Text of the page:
Whisker-Based Robots

Because of their poor eyesight, rats rely on their whiskers (also called vibrissae) to obtain three-dimensional tactile information about the surrounding world, including the shape and texture of nearby surfaces. This process is in many ways analogous to the manner by which humans use their fingertips to infer tactile information from nearby objects. Our lab aims to understand this process and to replicate it artificially by creating robotic whiskers.

These whisker-based robots may find use in several different applications—for example, in the field of pipeline inspection. Below, you can also read about how we design robotic whiskers, and about the sensing capabilities of our current robotic whisker systems.  Equally important, these robots serve as critical investigative tools for neuroscience research.

Applications of robotic whiskers

Robotic whiskers have a number of potential uses, especially in situations where optical information is difficult to obtain. Conditions including fog, darkness, glare, and reflections can all prevent optical sensors from working optimally. One possible application is fault detection in piping, machinery, and ducts. The primary aim of fault detection is to diagnose and repair potential problems as early as possible to avoid any catastrophic or expensive failures. However, many of the current sensing modalities used for fault detection lack the required resolution. A tactile brush based on the rat whisker system has the potential to greatly improve this resolution, leading to earlier diagnosis.

Another potential application is in the field of intravascular surgery. This application would require our robotic whiskers to be miniaturized in a biocompatible manner. An increasing number of surgeries are being conducted non-invasively. Although there are several optical sensing methods available to the surgeon, none of these methods can replicate the sense of touch that is lost when performing non-invasive surgery.

Robotic whisker design

A rat’s whisker is similar to a stiff hair, and has no sensing capability along its length—all of the mechanoreceptors (sensors) that respond to deformation of the whisker are in the follicle at the whisker base. Even so, the rat can determine many properties of objects (e.g., shape, orientation, and texture) simply by whisking against the object. 

We have built several arrays of “biomimetic” robotic whiskers. The arrays are designed to extract many of the same features that a rat might obtain through whisking. Each whisker in the array consists of a single wire (often superelastic Nitinol) set into an artificial “follicle.”  The only sensors used by the robotic whiskers are strain gages mounted on the sides of the follicle, just as the only sensors a rat has are in its follicle. Examples of two of these arrays of whiskers can be seen in this video from Science Nation. The image below shows one of the arrays, and a closeup of the whisker design.

 a) Robotic whisker array with five horizontally aligned whiskers b) One whisker, showing strain gage placement on one side of the follicle

Of course, the design of these robotic whiskers is strongly influenced by our studies of whisker mechanics. The manner in which the arrays are moved around the object are also influenced by our ongoing studies of rat whisking behavior.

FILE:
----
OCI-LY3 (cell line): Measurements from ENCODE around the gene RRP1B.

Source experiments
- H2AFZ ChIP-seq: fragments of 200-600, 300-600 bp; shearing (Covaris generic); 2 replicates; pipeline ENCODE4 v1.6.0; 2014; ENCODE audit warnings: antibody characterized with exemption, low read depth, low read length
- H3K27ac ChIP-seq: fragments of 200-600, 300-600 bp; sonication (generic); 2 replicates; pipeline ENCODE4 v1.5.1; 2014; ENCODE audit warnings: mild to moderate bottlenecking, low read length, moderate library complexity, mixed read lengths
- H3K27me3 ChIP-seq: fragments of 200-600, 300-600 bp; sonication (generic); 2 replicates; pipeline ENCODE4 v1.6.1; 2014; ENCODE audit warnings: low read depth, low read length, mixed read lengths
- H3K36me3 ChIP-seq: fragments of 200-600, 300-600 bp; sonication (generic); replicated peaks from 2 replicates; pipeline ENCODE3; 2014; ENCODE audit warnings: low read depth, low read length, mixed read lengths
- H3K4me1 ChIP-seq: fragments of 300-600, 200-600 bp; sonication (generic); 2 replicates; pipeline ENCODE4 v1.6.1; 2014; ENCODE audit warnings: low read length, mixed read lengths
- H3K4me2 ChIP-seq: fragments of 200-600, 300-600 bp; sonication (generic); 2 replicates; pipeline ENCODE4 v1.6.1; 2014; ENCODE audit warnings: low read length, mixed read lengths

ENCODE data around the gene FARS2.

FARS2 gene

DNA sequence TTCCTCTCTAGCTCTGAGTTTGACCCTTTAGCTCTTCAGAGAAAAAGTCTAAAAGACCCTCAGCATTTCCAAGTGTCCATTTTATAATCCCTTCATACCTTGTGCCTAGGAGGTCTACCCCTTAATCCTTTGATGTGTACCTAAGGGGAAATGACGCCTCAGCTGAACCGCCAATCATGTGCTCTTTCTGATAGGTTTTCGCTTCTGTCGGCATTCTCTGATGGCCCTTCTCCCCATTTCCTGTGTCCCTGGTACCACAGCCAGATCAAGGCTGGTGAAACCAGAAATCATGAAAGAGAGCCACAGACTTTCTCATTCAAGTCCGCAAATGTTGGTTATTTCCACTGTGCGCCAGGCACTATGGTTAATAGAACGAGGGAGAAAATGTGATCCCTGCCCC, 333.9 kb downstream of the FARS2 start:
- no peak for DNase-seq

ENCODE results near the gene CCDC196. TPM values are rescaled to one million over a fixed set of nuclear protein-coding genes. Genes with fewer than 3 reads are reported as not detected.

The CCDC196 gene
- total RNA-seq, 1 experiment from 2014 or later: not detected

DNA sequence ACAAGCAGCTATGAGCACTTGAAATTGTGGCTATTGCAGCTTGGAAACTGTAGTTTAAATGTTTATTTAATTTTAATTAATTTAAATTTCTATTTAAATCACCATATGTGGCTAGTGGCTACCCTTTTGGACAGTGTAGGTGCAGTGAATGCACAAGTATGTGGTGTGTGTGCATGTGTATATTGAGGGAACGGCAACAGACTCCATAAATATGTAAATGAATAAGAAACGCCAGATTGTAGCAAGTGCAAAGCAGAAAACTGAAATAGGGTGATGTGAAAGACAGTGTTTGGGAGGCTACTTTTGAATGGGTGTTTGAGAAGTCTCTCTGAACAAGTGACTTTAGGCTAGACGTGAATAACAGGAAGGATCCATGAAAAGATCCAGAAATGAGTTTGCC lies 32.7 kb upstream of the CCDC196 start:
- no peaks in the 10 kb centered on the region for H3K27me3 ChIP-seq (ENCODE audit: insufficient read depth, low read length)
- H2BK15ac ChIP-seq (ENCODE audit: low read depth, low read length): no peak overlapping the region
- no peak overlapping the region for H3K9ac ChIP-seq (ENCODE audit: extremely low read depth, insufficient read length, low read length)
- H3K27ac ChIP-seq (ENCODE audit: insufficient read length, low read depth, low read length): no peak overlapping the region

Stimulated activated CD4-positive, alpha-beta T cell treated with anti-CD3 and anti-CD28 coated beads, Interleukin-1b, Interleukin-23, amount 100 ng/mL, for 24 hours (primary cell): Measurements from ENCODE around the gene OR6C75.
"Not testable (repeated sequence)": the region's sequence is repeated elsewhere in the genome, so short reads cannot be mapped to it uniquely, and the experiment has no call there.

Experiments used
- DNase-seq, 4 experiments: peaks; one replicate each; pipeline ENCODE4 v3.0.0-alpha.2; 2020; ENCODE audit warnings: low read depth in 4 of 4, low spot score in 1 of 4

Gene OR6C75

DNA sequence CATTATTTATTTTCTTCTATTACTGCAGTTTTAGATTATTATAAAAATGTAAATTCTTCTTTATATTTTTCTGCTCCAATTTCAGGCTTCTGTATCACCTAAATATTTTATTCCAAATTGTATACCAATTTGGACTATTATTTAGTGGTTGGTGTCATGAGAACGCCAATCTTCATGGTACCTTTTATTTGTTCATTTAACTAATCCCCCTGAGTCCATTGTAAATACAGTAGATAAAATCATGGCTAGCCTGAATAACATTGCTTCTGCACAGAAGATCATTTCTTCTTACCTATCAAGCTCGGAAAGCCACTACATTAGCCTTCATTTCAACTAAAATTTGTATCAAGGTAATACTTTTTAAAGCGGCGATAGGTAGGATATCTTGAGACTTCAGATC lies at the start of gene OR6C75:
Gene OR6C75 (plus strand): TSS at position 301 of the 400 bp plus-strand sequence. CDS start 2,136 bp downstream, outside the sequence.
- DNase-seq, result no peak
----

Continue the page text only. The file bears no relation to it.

Current robotic whisker systems

We have been successful at extracting key object features with our robotic whiskers. In one experiment, four robotic whiskers tapped across the face of a small statue, and we were able to recreate the contours of the face solely from the whisker information, as seen below.


Our robotic whiskers can also perform shape and contour extraction when continuously swept along an object. The following video shows the actual data gathered when a robotic whisker was swept along the contours of various shapes. The whisker in the video is simulated to show the location of the real whisker during data collection.

We’ve also shown that an array of whiskers can be used to predict the upcoming contour of an object (Schroeder and Hartmann, 2012). In other words, as a robot navigates along a surface, it can use information from its whiskers to predict the sensory information it will receive at the next time step. This prediction confers two advantages. First, it would allow the robot to initiate turns more quickly, if it knows the upcoming contour is about to turn. Second, it could provide the robot with a way to distinguish between externally-generated and self-generated motion. Because behaviors such as escape or predation must link motion detection to immediate motor action, a mismatch between predicted and actual sensory input may serve as a way of directing an animal’s attention.  

Robotics as a tool in neuroscience research

Robots allow us to explore mechanical questions that would be very difficult to answer in the real animal. For example, we used a robot to show that a rat might be able to use the rate of change of bending moment (torque) at the vibrissa base to determine the distance to an object (Solomon and Hartmann, 2006). When experimenting with the robot, we discovered that one problem was that the whisker tended to “slip” in complicated ways along the object’s surface. Further investigation of this slip led us to propose that the rat would have to use combinations of at least two components of bending moment to extract the object’s features. As a direct consequence of these predictions, we are now performing neurophysiological experiments to quantify the responses of neurons to these types of mechanical signals.